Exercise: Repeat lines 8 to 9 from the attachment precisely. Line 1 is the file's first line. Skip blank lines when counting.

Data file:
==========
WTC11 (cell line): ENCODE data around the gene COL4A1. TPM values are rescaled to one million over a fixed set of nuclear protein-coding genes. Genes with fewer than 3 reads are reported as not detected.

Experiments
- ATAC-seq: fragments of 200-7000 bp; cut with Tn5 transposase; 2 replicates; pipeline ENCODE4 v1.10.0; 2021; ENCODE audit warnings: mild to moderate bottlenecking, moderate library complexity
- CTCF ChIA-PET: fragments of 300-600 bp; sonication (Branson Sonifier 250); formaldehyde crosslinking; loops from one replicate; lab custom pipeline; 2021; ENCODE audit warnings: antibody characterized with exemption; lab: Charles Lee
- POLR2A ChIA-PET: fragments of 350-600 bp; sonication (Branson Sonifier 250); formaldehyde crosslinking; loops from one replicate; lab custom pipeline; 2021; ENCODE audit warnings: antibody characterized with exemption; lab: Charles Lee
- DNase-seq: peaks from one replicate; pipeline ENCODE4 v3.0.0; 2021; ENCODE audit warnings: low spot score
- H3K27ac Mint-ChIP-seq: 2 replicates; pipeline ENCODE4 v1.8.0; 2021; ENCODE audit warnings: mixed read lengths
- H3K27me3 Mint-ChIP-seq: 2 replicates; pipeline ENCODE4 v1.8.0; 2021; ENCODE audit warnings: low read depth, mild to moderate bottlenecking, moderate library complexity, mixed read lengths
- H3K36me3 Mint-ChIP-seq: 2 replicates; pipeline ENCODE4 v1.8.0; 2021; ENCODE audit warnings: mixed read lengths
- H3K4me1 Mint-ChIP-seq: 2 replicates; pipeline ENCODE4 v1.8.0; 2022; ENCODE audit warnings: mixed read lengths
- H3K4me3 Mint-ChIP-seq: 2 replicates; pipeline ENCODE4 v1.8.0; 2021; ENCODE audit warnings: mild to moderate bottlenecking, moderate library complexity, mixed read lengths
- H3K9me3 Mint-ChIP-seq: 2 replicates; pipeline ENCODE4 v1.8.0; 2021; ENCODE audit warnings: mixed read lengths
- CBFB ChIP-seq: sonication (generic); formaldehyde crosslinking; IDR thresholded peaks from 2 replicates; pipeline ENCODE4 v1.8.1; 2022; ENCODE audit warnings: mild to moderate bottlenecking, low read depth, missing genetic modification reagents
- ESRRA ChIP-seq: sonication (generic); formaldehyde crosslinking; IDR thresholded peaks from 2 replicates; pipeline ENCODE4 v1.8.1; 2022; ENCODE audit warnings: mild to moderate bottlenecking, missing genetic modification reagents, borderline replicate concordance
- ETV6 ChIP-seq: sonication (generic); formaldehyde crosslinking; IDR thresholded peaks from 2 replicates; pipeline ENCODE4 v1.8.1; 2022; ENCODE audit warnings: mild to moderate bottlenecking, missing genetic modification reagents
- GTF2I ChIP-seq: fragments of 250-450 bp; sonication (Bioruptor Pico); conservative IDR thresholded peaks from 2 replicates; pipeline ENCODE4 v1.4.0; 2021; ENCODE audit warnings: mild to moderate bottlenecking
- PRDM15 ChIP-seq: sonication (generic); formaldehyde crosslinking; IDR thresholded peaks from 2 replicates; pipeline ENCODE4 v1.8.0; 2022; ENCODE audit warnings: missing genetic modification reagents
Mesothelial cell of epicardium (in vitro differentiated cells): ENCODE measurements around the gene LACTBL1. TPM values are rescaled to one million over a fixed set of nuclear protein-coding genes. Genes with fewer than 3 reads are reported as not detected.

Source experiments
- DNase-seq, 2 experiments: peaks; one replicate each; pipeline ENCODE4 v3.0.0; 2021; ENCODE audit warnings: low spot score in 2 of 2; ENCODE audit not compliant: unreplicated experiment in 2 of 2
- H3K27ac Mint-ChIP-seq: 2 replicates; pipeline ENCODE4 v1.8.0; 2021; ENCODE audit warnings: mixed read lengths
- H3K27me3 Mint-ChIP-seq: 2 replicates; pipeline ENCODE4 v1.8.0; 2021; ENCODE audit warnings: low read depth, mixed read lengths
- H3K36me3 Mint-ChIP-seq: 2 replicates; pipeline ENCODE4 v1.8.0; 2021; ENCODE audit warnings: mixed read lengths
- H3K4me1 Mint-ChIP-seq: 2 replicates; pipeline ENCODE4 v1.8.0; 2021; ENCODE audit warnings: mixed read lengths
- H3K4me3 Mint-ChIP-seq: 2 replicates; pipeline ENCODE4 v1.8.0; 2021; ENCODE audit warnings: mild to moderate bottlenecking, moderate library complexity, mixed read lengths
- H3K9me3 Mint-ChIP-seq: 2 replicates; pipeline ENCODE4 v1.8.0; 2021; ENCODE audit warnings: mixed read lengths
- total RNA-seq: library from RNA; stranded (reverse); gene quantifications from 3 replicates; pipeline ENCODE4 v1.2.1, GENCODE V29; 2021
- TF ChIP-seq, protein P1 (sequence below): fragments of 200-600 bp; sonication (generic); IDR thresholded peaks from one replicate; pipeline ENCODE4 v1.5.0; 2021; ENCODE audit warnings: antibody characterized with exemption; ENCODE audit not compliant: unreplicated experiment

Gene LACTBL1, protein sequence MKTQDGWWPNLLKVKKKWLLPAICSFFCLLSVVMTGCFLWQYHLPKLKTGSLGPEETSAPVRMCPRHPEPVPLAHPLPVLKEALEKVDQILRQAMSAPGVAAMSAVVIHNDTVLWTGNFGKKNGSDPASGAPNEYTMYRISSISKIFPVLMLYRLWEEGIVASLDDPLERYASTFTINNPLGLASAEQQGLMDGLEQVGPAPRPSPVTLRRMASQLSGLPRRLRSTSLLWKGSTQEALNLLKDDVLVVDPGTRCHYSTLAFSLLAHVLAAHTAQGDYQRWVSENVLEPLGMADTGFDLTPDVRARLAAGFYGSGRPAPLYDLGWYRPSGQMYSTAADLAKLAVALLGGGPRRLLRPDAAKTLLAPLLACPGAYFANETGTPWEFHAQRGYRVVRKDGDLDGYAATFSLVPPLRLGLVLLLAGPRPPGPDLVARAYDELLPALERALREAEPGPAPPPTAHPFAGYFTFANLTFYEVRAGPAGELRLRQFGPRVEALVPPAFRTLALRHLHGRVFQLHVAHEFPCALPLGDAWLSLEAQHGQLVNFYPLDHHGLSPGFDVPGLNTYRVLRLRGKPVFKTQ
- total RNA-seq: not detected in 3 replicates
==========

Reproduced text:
- H3K27me3 Mint-ChIP-seq: 2 replicates; pipeline ENCODE4 v1.8.0; 2021; ENCODE audit warnings: low read depth, mild to moderate bottlenecking, moderate library complexity, mixed read lengths
- H3K36me3 Mint-ChIP-seq: 2 replicates; pipeline ENCODE4 v1.8.0; 2021; ENCODE audit warnings: mixed read lengths